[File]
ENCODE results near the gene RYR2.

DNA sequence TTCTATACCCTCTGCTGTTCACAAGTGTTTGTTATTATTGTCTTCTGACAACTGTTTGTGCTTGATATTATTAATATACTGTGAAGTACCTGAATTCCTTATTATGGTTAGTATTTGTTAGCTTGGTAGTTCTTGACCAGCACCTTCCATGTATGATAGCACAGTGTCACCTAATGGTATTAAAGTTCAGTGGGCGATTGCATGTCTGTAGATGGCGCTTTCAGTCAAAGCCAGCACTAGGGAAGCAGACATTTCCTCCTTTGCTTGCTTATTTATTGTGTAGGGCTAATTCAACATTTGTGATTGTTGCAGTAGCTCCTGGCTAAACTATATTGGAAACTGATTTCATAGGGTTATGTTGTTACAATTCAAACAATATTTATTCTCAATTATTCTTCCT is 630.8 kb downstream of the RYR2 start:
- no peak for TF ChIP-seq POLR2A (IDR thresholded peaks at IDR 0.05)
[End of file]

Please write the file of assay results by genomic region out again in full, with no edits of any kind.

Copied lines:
ENCODE results near the gene RYR2.

DNA sequence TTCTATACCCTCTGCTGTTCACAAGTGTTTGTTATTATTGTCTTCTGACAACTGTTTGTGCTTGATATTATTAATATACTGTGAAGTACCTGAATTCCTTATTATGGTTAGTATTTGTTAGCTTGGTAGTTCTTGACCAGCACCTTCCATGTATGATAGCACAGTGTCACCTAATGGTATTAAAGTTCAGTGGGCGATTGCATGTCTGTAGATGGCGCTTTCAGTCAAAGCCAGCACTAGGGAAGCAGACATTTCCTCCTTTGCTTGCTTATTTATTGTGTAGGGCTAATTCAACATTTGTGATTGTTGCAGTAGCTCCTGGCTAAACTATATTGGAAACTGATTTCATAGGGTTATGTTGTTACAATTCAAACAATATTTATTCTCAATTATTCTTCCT is 630.8 kb downstream of the RYR2 start:
- no peak for TF ChIP-seq POLR2A (IDR thresholded peaks at IDR 0.05)